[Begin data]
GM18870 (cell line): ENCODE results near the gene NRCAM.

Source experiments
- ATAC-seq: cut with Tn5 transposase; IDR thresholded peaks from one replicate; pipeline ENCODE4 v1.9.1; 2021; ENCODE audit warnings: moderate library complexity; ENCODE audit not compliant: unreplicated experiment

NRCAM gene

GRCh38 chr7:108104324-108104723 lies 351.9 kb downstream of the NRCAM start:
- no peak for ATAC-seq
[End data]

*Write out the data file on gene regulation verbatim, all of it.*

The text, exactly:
GM18870 (cell line): ENCODE results near the gene NRCAM.

Source experiments
- ATAC-seq: cut with Tn5 transposase; IDR thresholded peaks from one replicate; pipeline ENCODE4 v1.9.1; 2021; ENCODE audit warnings: moderate library complexity; ENCODE audit not compliant: unreplicated experiment

NRCAM gene

GRCh38 chr7:108104324-108104723 lies 351.9 kb downstream of the NRCAM start:
- no peak for ATAC-seq